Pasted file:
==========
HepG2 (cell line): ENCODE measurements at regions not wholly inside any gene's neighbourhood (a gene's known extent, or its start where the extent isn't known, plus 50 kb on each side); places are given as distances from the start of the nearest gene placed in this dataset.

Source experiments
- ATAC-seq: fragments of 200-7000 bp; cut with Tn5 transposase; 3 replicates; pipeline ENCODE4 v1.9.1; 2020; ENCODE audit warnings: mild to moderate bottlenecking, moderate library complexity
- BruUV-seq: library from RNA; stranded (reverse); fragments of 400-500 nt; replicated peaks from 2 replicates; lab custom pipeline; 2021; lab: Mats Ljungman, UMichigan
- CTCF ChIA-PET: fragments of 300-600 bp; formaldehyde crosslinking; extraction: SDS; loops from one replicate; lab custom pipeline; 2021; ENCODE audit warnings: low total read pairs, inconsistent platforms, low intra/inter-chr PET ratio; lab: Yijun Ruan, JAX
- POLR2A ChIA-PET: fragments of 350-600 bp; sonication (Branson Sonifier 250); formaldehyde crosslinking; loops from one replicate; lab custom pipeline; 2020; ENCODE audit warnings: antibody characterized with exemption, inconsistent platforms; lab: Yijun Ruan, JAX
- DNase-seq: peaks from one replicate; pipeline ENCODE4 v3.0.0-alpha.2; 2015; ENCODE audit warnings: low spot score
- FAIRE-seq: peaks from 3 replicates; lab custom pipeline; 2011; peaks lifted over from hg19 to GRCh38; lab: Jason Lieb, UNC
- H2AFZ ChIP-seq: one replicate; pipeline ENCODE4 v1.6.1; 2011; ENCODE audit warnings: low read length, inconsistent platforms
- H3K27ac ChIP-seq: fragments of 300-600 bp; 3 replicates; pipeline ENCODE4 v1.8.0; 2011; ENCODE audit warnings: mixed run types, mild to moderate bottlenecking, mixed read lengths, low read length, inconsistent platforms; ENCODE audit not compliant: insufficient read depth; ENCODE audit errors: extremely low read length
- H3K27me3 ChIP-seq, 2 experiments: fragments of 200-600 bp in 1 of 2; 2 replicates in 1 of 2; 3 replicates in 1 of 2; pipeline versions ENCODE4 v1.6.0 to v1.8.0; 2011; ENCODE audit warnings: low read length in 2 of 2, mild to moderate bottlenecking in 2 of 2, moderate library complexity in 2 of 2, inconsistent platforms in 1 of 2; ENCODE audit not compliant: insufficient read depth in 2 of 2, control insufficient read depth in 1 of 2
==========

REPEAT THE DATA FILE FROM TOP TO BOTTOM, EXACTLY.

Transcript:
HepG2 (cell line): ENCODE measurements at regions not wholly inside any gene's neighbourhood (a gene's known extent, or its start where the extent isn't known, plus 50 kb on each side); places are given as distances from the start of the nearest gene placed in this dataset.

Source experiments
- ATAC-seq: fragments of 200-7000 bp; cut with Tn5 transposase; 3 replicates; pipeline ENCODE4 v1.9.1; 2020; ENCODE audit warnings: mild to moderate bottlenecking, moderate library complexity
- BruUV-seq: library from RNA; stranded (reverse); fragments of 400-500 nt; replicated peaks from 2 replicates; lab custom pipeline; 2021; lab: Mats Ljungman, UMichigan
- CTCF ChIA-PET: fragments of 300-600 bp; formaldehyde crosslinking; extraction: SDS; loops from one replicate; lab custom pipeline; 2021; ENCODE audit warnings: low total read pairs, inconsistent platforms, low intra/inter-chr PET ratio; lab: Yijun Ruan, JAX
- POLR2A ChIA-PET: fragments of 350-600 bp; sonication (Branson Sonifier 250); formaldehyde crosslinking; loops from one replicate; lab custom pipeline; 2020; ENCODE audit warnings: antibody characterized with exemption, inconsistent platforms; lab: Yijun Ruan, JAX
- DNase-seq: peaks from one replicate; pipeline ENCODE4 v3.0.0-alpha.2; 2015; ENCODE audit warnings: low spot score
- FAIRE-seq: peaks from 3 replicates; lab custom pipeline; 2011; peaks lifted over from hg19 to GRCh38; lab: Jason Lieb, UNC
- H2AFZ ChIP-seq: one replicate; pipeline ENCODE4 v1.6.1; 2011; ENCODE audit warnings: low read length, inconsistent platforms
- H3K27ac ChIP-seq: fragments of 300-600 bp; 3 replicates; pipeline ENCODE4 v1.8.0; 2011; ENCODE audit warnings: mixed run types, mild to moderate bottlenecking, mixed read lengths, low read length, inconsistent platforms; ENCODE audit not compliant: insufficient read depth; ENCODE audit errors: extremely low read length
- H3K27me3 ChIP-seq, 2 experiments: fragments of 200-600 bp in 1 of 2; 2 replicates in 1 of 2; 3 replicates in 1 of 2; pipeline versions ENCODE4 v1.6.0 to v1.8.0; 2011; ENCODE audit warnings: low read length in 2 of 2, mild to moderate bottlenecking in 2 of 2, moderate library complexity in 2 of 2, inconsistent platforms in 1 of 2; ENCODE audit not compliant: insufficient read depth in 2 of 2, control insufficient read depth in 1 of 2